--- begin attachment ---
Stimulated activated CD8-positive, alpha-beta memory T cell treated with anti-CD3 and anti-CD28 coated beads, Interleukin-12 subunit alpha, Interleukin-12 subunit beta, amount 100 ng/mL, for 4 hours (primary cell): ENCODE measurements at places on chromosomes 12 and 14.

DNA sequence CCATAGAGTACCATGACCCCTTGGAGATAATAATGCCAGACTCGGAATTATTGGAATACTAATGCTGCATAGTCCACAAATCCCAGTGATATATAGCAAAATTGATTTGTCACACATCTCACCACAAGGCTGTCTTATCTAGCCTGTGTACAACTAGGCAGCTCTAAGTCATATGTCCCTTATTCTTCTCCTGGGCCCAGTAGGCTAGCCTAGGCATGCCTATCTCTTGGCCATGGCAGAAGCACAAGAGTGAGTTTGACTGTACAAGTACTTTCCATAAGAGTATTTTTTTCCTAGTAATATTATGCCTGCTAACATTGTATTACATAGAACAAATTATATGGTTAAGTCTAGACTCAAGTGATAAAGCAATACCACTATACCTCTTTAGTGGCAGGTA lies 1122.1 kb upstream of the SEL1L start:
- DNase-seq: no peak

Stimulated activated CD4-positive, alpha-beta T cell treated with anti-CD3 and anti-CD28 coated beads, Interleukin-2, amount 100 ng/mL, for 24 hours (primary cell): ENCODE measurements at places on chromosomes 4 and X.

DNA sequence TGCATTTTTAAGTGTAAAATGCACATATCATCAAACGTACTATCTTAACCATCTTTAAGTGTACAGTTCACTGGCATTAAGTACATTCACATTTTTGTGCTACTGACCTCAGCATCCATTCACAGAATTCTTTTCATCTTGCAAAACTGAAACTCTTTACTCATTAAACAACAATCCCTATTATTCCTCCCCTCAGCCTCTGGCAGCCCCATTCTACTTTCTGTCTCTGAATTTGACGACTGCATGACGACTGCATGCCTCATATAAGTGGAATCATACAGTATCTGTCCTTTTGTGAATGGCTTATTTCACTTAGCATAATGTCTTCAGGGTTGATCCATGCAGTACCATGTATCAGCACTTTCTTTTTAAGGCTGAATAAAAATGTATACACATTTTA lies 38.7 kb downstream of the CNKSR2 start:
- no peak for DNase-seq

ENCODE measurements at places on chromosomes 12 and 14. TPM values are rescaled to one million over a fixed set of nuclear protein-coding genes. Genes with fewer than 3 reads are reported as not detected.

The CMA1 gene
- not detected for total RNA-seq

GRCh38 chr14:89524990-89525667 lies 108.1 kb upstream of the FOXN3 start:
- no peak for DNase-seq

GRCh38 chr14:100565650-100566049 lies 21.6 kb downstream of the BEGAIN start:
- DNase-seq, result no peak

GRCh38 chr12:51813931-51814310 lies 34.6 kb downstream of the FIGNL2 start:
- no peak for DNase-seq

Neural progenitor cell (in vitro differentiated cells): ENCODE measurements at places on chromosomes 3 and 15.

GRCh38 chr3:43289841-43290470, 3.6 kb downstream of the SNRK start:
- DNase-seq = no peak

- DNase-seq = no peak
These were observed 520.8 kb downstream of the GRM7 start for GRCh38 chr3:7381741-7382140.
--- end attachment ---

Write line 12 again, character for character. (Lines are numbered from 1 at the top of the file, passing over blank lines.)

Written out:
GRCh38 chr14:100565650-100566049 lies 21.6 kb downstream of the BEGAIN start: